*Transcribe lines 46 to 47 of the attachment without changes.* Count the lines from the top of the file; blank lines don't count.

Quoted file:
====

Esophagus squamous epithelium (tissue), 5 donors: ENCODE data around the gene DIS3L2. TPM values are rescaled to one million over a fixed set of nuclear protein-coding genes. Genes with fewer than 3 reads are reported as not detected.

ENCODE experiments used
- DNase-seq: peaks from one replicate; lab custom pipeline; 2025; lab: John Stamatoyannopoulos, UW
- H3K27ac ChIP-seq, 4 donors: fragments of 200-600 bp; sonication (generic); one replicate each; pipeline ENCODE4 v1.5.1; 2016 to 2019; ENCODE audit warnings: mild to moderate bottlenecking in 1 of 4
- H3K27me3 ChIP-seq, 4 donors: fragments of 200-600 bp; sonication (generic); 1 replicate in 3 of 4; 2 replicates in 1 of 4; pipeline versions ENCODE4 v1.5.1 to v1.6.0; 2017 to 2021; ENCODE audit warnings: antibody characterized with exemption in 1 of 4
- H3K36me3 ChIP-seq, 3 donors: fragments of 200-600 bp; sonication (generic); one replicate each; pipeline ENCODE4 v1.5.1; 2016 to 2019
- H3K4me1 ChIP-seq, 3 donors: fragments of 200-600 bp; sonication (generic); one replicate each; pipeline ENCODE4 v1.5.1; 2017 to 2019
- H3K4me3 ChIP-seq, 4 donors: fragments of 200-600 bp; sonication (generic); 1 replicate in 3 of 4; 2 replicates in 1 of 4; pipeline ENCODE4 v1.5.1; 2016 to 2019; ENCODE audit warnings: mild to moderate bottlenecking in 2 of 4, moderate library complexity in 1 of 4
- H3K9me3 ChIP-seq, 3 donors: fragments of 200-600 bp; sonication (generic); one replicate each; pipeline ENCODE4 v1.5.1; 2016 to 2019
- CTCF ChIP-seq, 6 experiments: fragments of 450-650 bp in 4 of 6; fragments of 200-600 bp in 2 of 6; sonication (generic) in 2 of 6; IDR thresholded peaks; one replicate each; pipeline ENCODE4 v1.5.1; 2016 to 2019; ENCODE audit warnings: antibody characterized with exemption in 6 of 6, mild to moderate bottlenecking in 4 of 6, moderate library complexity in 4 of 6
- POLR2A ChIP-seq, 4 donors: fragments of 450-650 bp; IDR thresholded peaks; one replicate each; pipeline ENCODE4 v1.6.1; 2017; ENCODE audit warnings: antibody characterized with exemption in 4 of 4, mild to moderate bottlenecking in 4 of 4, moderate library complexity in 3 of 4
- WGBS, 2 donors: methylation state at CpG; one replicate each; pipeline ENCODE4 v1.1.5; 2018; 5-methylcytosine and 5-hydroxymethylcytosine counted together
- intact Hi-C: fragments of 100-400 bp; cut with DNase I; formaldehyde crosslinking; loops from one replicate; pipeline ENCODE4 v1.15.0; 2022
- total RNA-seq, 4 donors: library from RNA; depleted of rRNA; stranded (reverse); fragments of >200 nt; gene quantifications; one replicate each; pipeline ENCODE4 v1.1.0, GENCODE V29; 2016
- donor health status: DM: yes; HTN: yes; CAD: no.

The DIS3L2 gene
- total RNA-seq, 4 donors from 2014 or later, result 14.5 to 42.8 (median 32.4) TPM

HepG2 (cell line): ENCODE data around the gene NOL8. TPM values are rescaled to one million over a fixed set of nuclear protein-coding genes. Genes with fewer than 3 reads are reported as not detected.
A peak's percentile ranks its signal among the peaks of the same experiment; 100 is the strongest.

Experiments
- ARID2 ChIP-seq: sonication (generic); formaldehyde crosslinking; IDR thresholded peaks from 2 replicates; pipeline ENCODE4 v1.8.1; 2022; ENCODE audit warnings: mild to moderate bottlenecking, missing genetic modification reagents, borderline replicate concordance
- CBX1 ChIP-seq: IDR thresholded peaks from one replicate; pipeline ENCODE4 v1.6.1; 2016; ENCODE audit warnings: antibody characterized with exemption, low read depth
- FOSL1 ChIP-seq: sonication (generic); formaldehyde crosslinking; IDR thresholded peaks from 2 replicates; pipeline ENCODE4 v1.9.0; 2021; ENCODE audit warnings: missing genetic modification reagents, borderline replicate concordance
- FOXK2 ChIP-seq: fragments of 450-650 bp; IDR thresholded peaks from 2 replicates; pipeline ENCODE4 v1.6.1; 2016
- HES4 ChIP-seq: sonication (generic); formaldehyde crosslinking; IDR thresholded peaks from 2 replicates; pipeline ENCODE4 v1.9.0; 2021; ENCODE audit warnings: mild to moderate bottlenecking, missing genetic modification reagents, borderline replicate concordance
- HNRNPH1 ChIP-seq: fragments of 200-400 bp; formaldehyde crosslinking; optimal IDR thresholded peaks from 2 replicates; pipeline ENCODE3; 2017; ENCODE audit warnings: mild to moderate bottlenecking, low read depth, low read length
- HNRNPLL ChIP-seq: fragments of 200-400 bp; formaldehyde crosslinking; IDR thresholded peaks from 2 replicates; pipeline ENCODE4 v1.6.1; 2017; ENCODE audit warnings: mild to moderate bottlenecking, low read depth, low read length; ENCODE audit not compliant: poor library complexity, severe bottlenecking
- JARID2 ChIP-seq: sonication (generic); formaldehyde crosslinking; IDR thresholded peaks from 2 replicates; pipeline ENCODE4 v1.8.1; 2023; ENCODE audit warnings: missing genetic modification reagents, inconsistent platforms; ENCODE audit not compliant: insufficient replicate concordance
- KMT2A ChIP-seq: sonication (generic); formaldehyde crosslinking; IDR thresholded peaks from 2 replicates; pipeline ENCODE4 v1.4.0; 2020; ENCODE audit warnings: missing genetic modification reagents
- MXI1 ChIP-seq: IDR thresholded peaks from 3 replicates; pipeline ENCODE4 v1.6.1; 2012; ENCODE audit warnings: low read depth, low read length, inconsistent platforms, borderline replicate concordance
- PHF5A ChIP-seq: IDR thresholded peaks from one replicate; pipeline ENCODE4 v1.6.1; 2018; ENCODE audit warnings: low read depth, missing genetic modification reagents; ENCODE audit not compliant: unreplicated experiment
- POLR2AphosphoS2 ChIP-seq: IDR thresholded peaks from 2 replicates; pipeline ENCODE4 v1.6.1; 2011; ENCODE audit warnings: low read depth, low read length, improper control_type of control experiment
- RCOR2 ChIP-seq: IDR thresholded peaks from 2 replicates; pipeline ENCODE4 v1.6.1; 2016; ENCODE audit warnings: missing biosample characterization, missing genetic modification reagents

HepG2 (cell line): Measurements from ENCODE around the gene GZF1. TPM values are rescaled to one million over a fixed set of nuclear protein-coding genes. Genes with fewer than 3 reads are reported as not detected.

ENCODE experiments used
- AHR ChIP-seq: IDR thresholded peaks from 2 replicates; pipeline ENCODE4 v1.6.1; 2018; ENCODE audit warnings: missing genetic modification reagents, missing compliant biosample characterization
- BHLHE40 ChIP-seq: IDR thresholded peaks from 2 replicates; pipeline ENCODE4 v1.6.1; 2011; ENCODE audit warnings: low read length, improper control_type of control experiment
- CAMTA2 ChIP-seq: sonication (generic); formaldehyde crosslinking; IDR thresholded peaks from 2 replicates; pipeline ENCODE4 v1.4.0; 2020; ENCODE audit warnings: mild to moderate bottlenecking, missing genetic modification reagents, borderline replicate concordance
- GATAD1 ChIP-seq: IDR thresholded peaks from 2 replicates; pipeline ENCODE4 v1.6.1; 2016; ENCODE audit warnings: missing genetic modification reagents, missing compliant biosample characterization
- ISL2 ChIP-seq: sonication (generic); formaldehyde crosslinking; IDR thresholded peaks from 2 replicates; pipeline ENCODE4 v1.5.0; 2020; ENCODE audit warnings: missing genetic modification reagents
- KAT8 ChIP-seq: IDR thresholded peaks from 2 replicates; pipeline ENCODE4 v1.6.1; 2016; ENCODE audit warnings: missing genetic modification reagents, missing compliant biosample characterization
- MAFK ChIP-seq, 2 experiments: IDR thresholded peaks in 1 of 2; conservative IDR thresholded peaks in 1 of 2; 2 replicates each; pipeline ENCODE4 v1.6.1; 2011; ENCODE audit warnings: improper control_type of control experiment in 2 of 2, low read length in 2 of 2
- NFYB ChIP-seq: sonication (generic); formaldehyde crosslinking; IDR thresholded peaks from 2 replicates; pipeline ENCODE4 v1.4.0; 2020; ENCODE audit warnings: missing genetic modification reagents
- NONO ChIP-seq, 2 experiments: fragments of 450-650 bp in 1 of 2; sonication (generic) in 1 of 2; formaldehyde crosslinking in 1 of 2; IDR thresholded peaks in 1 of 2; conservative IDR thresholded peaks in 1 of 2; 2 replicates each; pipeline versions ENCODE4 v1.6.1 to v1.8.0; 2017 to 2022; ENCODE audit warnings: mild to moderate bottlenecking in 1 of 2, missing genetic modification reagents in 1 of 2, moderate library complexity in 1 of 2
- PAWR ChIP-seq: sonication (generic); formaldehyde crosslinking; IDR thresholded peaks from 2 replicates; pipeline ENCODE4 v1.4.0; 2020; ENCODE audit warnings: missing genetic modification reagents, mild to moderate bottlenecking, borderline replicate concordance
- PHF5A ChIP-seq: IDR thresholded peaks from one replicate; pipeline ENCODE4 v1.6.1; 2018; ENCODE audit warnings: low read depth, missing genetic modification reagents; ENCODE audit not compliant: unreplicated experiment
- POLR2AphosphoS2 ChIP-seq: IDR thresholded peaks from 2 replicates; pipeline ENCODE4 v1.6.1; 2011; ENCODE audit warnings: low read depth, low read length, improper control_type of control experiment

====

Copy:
- PHF5A ChIP-seq: IDR thresholded peaks from one replicate; pipeline ENCODE4 v1.6.1; 2018; ENCODE audit warnings: low read depth, missing genetic modification reagents; ENCODE audit not compliant: unreplicated experiment
- POLR2AphosphoS2 ChIP-seq: IDR thresholded peaks from 2 replicates; pipeline ENCODE4 v1.6.1; 2011; ENCODE audit warnings: low read depth, low read length, improper control_type of control experiment